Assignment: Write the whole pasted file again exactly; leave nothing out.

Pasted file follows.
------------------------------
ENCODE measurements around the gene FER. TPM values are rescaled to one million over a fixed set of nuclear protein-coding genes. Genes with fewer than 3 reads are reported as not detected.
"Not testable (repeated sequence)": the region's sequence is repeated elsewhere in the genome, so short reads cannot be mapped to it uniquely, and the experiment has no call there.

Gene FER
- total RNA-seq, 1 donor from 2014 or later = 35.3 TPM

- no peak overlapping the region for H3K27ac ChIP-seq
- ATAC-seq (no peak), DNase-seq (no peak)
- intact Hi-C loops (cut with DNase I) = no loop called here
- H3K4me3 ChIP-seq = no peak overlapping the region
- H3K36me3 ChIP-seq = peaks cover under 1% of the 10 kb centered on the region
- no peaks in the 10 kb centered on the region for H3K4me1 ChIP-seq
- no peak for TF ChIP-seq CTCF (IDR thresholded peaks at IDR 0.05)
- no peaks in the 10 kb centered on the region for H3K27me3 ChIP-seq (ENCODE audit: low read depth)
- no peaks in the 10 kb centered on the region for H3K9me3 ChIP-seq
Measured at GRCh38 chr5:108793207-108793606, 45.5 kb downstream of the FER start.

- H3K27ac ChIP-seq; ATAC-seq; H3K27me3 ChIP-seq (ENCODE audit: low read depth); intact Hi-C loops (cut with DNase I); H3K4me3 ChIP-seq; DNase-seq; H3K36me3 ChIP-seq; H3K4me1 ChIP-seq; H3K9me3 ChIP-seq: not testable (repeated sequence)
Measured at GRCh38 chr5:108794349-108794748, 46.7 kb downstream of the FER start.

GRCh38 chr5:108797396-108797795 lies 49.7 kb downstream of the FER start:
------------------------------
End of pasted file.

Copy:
ENCODE measurements around the gene FER. TPM values are rescaled to one million over a fixed set of nuclear protein-coding genes. Genes with fewer than 3 reads are reported as not detected.
"Not testable (repeated sequence)": the region's sequence is repeated elsewhere in the genome, so short reads cannot be mapped to it uniquely, and the experiment has no call there.

Gene FER
- total RNA-seq, 1 donor from 2014 or later = 35.3 TPM

- no peak overlapping the region for H3K27ac ChIP-seq
- ATAC-seq (no peak), DNase-seq (no peak)
- intact Hi-C loops (cut with DNase I) = no loop called here
- H3K4me3 ChIP-seq = no peak overlapping the region
- H3K36me3 ChIP-seq = peaks cover under 1% of the 10 kb centered on the region
- no peaks in the 10 kb centered on the region for H3K4me1 ChIP-seq
- no peak for TF ChIP-seq CTCF (IDR thresholded peaks at IDR 0.05)
- no peaks in the 10 kb centered on the region for H3K27me3 ChIP-seq (ENCODE audit: low read depth)
- no peaks in the 10 kb centered on the region for H3K9me3 ChIP-seq
Measured at GRCh38 chr5:108793207-108793606, 45.5 kb downstream of the FER start.

- H3K27ac ChIP-seq; ATAC-seq; H3K27me3 ChIP-seq (ENCODE audit: low read depth); intact Hi-C loops (cut with DNase I); H3K4me3 ChIP-seq; DNase-seq; H3K36me3 ChIP-seq; H3K4me1 ChIP-seq; H3K9me3 ChIP-seq: not testable (repeated sequence)
Measured at GRCh38 chr5:108794349-108794748, 46.7 kb downstream of the FER start.

GRCh38 chr5:108797396-108797795 lies 49.7 kb downstream of the FER start: